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The Story Behind the Boat in Sony’s Highly-Anticipated God of War

Sony is all set to launch its upcoming exclusive God of War for the PlayStation 4. Having been announced two years ago at E3 2016, it is one of the most anticipated games of this year. The Santa Monica Studio has reimagined the entire gameplay, changing the combat modes whilst still managing to stick to its roots.

While previous editions of God of War have seen Kratos being the main protagonist of the story, this time around, he plays the role of the father of Atreus. The studio has decided to move towards the Norse mythology and has taken the narrative mythological action game to a different direction.

Although most of the shift in the gameplay has been showcased in the trailers, a noteworthy change is the way both Kratos and Atreus use boats for travelling through along Scandinavian coast. While it is not a revolutionary feature by video game standards by any means, the story behind the adoption of boats is an intriguing one, something that adds depth to the entire narrative of the game.

God of War Boat 4

Before starting with anything else, I think it is important to address the fact that while previous God of War games have shown Kratos as someone who can swim, swimming is not part of Kratos’ repertoire in this God of War. While full 3D swimming is something that would have looked pretty cool, it would require a crazy amount of investment, and way too many resources.

Eventually, the team decided that it would be better if they devoted their resources to other areas while leaving the ability of full-fledged swimming a challenge to be tackled in “potential” future titles. However, the team still needed to figure out a way on how to allow Kratos and Atreus to cross water. Creative director, Cory Barlog, shares “I started investigating this idea of a big Viking longboat, and then realized you could really continue the narrative throughout. You can slow traversal down and you can change the pacing and interaction style and point of view. All while having these moments that you probably couldn’t get in any other situations.”

God of War Boat

What Barlog basically shared is a big psychological trope that has been used in many movies and narratives alike. The idea of having two people seated on a boat with nothing but water around on all sides has a lot of dramatic weight built-in to it. An interaction between the two players is imminent. Even if both the parties choose to stay mum, their silence can speak volumes. Furthermore, using a boat for traversal can also be used to steer cutscenes and other narratives. Showcasing such moments to the players in the game allows the developers to establish and present the relationship between the  father and son in a very different perspective.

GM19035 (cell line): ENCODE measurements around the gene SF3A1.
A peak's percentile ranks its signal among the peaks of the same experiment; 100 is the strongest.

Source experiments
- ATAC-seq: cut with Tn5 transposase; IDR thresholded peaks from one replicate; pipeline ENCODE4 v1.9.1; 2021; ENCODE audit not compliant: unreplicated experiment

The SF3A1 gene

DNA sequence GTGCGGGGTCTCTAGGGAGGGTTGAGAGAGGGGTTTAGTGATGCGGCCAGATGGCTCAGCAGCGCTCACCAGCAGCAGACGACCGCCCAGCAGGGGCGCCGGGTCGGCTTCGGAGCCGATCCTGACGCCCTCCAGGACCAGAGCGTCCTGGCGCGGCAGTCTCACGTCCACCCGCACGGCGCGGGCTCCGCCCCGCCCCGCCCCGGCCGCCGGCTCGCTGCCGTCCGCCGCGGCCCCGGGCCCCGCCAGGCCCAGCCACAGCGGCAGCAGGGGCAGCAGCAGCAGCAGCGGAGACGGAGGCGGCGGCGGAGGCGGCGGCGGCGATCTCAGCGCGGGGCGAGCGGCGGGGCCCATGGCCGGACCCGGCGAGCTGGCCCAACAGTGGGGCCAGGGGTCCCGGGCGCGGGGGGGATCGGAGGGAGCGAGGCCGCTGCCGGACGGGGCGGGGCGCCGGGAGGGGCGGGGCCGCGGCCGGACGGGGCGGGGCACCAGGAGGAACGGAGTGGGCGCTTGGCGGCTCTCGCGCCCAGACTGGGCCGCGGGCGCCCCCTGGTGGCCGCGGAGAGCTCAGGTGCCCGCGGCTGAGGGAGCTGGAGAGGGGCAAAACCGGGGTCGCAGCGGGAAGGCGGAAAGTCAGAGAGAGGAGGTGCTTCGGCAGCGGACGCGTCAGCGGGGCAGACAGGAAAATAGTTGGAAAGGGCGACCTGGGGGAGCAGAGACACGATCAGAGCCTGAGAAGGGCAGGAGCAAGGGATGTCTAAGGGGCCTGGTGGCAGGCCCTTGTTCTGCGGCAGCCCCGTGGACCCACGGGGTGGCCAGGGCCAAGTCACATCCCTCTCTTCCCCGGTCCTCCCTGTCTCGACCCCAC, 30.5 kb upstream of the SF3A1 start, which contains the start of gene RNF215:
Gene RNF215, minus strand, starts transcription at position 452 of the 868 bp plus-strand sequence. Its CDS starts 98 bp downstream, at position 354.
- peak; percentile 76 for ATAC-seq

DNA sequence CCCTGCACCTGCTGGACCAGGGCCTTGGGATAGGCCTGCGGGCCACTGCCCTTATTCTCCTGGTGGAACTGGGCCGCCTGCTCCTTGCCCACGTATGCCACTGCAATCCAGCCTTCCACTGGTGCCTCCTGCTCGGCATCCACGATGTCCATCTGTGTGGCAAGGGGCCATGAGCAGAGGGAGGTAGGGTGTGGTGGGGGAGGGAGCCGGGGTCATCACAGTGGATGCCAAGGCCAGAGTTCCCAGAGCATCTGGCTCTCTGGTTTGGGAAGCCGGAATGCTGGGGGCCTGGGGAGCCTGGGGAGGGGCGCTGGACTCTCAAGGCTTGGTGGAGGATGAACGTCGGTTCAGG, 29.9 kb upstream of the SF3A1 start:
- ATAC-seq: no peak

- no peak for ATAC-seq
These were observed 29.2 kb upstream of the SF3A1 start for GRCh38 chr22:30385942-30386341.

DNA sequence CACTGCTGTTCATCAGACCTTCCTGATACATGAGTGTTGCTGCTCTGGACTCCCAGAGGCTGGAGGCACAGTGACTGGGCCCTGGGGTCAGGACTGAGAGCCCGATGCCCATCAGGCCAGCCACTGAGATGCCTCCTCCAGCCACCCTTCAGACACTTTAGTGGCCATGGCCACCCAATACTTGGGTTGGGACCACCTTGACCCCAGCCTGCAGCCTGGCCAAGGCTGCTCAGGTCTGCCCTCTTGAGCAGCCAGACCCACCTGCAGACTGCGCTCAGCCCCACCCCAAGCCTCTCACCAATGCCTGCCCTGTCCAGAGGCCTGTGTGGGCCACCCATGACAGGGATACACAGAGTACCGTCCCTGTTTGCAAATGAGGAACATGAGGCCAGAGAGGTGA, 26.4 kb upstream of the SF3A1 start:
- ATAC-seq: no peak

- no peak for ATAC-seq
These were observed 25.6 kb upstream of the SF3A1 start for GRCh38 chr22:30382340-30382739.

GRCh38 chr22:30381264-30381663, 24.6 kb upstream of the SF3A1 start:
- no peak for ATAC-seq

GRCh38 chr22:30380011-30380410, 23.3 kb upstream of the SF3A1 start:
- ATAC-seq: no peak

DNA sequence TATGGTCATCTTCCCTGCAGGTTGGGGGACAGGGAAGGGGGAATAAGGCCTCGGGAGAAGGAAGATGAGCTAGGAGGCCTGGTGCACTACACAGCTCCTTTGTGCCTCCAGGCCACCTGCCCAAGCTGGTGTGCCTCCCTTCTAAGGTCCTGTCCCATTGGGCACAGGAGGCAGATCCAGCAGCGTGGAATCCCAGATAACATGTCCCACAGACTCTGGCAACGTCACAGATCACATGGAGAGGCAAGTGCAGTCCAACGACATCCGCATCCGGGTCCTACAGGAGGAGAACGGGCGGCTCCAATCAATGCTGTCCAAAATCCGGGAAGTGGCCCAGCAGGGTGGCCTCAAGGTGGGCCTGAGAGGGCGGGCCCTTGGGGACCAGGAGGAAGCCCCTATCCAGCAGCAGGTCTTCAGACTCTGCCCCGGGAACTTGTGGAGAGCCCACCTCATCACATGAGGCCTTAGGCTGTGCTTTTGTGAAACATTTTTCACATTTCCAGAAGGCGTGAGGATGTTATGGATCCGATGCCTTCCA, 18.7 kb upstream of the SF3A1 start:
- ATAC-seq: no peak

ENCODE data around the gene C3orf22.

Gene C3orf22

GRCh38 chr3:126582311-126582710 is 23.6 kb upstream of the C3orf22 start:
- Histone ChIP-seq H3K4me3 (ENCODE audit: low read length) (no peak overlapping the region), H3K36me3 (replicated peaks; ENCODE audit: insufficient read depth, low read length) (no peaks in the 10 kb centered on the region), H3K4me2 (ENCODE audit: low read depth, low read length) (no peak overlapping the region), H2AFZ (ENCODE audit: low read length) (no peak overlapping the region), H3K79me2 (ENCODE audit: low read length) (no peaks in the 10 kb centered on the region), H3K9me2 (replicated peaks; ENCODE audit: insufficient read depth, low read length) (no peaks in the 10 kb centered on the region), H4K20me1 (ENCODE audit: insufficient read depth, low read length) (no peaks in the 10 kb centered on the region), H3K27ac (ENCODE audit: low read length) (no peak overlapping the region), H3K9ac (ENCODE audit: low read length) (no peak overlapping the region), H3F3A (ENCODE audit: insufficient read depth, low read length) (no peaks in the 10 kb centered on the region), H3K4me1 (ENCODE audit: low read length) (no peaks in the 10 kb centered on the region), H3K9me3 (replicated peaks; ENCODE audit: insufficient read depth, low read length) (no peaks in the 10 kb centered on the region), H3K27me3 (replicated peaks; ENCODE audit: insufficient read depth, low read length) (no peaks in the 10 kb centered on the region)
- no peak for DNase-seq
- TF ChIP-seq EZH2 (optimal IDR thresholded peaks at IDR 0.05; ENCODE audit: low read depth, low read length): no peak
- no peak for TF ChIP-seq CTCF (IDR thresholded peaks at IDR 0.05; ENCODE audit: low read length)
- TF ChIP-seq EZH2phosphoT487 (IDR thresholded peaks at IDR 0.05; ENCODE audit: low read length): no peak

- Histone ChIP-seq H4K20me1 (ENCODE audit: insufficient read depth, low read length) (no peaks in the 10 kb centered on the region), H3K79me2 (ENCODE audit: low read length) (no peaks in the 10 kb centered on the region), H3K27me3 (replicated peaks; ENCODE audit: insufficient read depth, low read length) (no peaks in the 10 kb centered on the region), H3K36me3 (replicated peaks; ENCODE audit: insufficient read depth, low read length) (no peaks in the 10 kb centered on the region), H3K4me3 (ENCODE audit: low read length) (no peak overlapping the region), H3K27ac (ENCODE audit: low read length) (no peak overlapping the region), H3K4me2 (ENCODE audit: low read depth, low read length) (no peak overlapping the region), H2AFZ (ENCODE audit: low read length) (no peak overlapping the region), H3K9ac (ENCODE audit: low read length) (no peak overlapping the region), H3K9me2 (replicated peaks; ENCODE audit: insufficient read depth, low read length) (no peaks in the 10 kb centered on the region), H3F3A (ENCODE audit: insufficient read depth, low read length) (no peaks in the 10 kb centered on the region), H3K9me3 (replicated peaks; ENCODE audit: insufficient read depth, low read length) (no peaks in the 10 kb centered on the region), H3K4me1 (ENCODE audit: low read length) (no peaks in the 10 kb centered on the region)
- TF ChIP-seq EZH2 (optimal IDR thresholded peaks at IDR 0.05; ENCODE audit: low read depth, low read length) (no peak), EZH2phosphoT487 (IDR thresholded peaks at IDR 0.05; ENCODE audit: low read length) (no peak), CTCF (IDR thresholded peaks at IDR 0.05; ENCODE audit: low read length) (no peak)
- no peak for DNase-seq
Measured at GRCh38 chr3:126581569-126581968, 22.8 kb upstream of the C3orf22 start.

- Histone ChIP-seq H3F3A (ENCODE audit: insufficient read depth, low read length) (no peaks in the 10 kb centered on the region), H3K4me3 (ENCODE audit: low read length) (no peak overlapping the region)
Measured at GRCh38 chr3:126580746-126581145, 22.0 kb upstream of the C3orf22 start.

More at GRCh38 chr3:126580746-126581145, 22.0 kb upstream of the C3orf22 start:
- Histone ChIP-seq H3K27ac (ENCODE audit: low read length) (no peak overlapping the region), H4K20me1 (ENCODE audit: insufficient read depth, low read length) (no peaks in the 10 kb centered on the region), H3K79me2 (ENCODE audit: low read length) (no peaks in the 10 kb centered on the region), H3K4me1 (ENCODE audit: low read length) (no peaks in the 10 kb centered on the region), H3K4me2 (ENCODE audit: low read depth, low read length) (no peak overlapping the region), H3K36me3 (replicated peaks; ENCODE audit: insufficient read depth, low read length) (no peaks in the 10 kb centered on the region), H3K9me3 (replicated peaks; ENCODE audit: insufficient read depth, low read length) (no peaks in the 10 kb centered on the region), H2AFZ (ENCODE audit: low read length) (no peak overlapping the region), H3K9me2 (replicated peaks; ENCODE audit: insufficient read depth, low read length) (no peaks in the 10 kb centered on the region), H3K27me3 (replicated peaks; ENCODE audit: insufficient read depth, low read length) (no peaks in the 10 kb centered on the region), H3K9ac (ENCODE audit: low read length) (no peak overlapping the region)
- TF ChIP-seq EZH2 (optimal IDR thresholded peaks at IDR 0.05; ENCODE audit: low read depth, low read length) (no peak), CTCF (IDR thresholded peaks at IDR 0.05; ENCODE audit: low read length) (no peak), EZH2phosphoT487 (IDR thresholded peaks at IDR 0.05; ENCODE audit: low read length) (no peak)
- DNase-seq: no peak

The idea of having two people seated on a boat with nothing but water around on all sides has a lot of dramatic weight built-in to it.

When asked in a rapid-fire session with GameInformer about how much of the time would the players be spending on the boat, Barlog’s response was “I’m speculating here, but I’m going to say 25 to 30 percent of the game’s surface area, perhaps, is covered by boat. Wow, that’s a good one. I don’t know. We’re gonna go 25 percent.” While we do believe that this was just an arbitrary value that was more relevant as to the distance the players cover as opposed to the gameplay time, it is still clear that players should expect boats to be used fairly more often than standard transition cutscenes.

God of War Boat 3

Even though boats will be playing a crucial part in the gameplay, Barlog explains that they shall remain a tool for narration and a convenient mode for water travel only. Similar to the way you get a horse in Sony’s Last of Us, players will have boats readily available without having to scout or perform any other sailing simulator related tasks.

God of War Boat 2

Incorporating boats, while being a great idea, is still something new for longtime fans of the franchise. It differs so much from the traditional God of War experience that users are understandably curious to see how this new form of transportation fits into the franchise. Going by the above explanation, we expect the new narrative tool to have a good impact in depicting the depth of the story. Even by looking at the previously released trailer of the game, you can feel the tension between Kratos and his son during all the cutscenes that take place on the boat.

God of War is scheduled for release in early 2018, with no official date announced as of yet. All of the previous iterations of the game have had their releases in March, and we do expect the game to hit the stores in the next couple of months.

Are you excited about this all-new narrative tool in the upcoming God of War? We’d love to hear your thoughts on the same in the comments down below.

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